Geoff Gillette has been recording music since the mid-1970s, capturing for eternity a Who's Who list that includes B.B. King, Dori Caymmi, Jon Hendricks, Yo-Yo Ma, Sergio Mendes, T-Bone Burnett and Flora Purim. Like Rudy Van Gelder and the other great ones, he is the music world's version of the gentle family doctor who is a master of the recording arts and sciences, empirical and hard-nosed in doing what is needed to breathe life. In person, Gillette is the warmest, kindest sort of gentleman, but as an engineer, he is a nuts-and-bolts technician all the way. Since Edison got his patent, there has never been anything natural about a sound recording, except in the end result. When I compared Gillette's recordings favorably to Van Gelder's, he did just what he should have: he ignored the compliment, and explained how it is that he (and Carlos Del Rosario) recorded Lorraine Feather in such a way that listening to her CD feels like sitting in the room with her and her band:
"There are a lot of elements adding up to why her records sound the way they do, starting with the writers and the musicians she's assembled. Lorraine has created a great team that has been fairly consistent over the years, the newest great addition being Dave Grusin on the Attachments album.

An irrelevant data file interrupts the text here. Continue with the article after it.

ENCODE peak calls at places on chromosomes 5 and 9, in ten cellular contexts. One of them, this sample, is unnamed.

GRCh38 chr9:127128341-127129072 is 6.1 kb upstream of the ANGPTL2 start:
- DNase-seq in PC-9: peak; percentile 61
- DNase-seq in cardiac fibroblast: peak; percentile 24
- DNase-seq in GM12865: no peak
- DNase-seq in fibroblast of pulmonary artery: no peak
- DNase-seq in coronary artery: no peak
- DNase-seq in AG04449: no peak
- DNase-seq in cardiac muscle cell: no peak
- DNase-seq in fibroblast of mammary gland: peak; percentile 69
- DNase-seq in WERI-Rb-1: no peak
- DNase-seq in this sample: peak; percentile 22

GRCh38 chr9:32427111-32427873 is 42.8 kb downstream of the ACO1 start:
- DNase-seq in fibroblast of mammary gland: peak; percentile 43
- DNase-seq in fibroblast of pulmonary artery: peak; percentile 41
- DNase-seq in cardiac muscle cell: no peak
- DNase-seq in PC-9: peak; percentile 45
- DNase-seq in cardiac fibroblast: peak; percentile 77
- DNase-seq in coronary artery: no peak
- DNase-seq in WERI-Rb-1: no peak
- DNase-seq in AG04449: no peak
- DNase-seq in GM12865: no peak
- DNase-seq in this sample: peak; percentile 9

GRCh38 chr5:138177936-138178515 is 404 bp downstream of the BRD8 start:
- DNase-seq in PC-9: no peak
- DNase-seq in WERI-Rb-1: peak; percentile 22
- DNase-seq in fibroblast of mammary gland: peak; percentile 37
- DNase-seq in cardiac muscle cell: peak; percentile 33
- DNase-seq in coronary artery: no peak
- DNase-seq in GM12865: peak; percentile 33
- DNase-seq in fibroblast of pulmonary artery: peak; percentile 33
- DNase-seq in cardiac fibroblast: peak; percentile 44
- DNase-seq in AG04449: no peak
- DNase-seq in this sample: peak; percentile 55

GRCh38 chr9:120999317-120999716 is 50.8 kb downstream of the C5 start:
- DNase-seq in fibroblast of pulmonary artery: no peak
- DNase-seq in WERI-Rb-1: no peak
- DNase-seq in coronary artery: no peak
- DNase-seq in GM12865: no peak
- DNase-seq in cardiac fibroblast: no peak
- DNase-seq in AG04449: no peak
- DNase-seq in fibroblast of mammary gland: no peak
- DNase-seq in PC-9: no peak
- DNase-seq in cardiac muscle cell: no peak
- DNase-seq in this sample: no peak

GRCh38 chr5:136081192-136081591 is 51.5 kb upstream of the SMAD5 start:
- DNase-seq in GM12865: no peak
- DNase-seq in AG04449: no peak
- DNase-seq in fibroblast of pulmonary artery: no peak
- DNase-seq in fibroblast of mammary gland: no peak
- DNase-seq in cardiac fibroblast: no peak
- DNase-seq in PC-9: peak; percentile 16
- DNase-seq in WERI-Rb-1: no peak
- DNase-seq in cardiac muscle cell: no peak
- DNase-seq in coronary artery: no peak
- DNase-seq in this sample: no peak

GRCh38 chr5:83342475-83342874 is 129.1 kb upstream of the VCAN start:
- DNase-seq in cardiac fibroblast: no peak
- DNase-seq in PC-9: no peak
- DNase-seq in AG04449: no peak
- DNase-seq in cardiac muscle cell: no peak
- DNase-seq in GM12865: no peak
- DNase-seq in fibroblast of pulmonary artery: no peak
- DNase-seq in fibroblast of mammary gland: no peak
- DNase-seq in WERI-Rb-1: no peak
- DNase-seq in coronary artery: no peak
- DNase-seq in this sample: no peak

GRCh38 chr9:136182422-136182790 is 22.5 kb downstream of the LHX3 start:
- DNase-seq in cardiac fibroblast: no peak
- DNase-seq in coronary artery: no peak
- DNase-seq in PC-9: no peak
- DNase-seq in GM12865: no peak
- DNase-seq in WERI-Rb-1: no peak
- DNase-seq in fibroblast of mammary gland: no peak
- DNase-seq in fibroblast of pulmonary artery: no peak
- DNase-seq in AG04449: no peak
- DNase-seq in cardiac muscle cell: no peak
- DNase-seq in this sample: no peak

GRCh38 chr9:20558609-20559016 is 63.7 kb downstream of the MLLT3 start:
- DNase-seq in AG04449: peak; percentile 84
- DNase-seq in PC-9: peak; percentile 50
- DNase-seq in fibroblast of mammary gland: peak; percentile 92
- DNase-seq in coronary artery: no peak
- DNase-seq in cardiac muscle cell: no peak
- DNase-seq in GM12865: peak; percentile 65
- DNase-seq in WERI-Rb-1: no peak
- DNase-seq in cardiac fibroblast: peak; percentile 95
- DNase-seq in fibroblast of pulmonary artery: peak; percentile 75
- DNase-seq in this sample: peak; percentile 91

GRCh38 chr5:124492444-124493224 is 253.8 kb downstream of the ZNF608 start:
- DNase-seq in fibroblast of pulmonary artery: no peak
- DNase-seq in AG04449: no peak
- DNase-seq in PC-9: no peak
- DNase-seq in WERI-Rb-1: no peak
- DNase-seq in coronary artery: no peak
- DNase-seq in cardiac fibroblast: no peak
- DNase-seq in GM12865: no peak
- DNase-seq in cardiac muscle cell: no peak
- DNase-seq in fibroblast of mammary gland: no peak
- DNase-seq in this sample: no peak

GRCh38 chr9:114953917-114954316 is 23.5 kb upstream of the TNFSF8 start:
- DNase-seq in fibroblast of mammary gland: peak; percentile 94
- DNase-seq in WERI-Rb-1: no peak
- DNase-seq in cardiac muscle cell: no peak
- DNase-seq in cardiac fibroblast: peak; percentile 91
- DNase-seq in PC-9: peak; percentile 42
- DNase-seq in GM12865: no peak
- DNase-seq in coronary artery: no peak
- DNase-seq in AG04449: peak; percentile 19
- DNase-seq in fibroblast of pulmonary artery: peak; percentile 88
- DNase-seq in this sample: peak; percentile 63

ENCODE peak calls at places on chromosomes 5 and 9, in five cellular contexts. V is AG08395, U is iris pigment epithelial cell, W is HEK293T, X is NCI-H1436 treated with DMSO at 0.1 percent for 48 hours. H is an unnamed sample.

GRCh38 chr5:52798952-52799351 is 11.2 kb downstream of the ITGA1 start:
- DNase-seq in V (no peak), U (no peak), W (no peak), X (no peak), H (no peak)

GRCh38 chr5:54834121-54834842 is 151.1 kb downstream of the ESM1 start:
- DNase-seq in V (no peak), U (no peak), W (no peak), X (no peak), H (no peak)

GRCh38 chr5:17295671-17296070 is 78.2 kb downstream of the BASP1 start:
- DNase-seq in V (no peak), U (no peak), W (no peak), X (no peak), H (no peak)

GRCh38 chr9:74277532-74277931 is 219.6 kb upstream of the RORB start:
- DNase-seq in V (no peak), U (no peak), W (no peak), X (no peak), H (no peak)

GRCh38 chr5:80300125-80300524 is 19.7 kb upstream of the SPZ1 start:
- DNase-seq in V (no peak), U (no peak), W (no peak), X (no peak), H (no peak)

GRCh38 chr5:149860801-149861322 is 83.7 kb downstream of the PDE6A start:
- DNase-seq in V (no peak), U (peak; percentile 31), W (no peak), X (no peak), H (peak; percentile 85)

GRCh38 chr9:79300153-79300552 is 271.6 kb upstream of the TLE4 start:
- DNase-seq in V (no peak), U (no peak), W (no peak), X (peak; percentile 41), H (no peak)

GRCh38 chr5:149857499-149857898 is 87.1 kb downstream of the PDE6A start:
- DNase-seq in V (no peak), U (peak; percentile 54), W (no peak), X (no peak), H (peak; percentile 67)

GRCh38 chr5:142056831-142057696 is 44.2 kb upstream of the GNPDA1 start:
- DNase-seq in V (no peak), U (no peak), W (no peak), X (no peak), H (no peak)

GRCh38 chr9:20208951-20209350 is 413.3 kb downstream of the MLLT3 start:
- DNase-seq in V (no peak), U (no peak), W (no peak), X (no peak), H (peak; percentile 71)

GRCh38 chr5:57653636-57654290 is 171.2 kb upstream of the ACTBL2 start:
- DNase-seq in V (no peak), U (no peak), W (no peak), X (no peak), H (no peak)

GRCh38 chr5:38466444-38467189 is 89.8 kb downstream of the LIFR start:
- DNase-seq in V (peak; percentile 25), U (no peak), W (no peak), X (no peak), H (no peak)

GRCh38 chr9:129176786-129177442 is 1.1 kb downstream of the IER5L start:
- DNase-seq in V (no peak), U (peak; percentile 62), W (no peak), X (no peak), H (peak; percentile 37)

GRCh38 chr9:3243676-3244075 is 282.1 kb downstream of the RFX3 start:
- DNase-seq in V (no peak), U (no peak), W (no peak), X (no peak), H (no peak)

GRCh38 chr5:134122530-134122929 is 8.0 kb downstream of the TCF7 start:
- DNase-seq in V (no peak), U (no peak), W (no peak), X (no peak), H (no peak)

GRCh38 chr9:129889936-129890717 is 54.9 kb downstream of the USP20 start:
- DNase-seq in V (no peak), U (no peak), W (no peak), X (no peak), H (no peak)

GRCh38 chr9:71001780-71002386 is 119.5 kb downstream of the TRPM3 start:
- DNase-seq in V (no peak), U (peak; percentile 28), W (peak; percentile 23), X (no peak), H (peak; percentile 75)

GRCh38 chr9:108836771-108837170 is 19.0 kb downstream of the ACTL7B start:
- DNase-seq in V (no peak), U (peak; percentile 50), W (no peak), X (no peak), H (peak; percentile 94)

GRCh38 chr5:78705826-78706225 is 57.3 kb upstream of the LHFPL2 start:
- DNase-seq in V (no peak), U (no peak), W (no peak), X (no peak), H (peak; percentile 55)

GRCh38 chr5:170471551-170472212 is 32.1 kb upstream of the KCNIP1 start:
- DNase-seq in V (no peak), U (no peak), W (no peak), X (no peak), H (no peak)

"The recording process is usually done at Entourage Studio in North Hollywood, where I have recorded probably close to fifty records over the years. I know the room well. It's a great-sounding wood room with a vintage Neve console to record through. Recording through this particular piece of analog equipment makes a big difference. Then, of course, it's a matter of putting the right microphones in the right places. Lorraine's vocals are always recorded using a beautiful, restored Neumann U67 tube microphone.
"What is interesting about the way Lorraine makes records is that she'll do two or three songs at a time, and then several months go by before the next session, while she's working on the next songs. We hardly notice that we've done a whole record, when one day, Lorraine announces that the recording is done and it's time to mix.